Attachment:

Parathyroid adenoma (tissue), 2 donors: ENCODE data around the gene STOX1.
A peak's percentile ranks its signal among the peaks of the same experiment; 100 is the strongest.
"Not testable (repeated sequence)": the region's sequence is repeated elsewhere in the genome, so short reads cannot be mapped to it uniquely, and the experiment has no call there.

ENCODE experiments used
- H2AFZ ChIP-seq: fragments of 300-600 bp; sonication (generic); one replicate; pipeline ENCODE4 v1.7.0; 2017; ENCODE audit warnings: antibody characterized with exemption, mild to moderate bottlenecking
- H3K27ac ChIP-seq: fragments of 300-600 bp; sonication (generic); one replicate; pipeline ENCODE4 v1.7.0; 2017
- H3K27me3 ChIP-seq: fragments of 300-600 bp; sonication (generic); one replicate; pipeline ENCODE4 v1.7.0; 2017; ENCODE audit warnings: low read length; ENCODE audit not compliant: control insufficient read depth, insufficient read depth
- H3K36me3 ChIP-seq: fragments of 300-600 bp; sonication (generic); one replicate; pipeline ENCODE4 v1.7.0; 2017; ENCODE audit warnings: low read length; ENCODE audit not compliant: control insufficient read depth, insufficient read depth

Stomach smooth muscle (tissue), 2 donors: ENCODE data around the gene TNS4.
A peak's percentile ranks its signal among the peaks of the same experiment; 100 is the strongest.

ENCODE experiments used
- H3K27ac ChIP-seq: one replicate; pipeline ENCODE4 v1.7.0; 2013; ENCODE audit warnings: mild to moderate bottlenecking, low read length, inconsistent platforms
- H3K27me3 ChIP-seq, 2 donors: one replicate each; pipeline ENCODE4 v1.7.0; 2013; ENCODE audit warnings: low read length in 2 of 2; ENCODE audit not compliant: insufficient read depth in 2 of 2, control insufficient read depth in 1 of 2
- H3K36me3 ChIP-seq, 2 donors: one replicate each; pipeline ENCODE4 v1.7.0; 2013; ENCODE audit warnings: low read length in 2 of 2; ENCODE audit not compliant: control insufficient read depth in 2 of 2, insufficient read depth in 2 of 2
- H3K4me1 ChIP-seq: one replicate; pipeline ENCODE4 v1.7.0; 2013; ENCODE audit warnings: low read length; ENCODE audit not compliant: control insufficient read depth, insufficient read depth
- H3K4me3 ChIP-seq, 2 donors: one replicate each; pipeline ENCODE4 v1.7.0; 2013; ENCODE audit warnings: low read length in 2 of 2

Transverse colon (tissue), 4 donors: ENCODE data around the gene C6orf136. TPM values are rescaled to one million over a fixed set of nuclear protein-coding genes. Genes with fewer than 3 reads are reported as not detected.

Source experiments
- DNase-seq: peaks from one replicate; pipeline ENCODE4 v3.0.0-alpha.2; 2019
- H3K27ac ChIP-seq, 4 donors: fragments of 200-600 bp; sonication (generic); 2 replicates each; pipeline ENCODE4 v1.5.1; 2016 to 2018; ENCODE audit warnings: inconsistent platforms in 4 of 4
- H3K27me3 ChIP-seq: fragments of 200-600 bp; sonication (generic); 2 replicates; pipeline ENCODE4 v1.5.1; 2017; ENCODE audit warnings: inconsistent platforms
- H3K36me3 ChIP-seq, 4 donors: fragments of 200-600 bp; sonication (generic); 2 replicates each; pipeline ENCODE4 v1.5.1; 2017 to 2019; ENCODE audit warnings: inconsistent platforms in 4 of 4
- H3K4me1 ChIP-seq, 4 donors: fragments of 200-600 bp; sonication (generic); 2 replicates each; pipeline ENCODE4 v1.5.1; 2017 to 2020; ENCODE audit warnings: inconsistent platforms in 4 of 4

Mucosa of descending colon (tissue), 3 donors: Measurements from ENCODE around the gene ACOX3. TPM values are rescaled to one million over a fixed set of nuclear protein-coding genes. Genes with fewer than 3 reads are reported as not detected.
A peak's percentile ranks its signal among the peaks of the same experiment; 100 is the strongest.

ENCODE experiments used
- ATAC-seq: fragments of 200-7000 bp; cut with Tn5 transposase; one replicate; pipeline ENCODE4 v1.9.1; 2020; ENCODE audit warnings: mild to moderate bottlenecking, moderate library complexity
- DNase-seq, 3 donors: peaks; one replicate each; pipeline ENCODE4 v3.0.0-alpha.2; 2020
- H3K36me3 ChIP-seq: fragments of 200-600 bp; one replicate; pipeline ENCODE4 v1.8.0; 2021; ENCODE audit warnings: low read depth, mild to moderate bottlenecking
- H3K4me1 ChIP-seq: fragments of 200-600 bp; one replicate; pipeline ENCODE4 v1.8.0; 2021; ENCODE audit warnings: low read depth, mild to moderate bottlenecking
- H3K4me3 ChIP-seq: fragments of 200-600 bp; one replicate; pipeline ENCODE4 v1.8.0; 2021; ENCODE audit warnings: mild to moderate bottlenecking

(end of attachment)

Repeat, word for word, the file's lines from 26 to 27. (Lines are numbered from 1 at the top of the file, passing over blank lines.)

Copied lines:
ENCODE experiments used
- ATAC-seq: fragments of 200-7000 bp; cut with Tn5 transposase; one replicate; pipeline ENCODE4 v1.9.1; 2020; ENCODE audit warnings: mild to moderate bottlenecking, moderate library complexity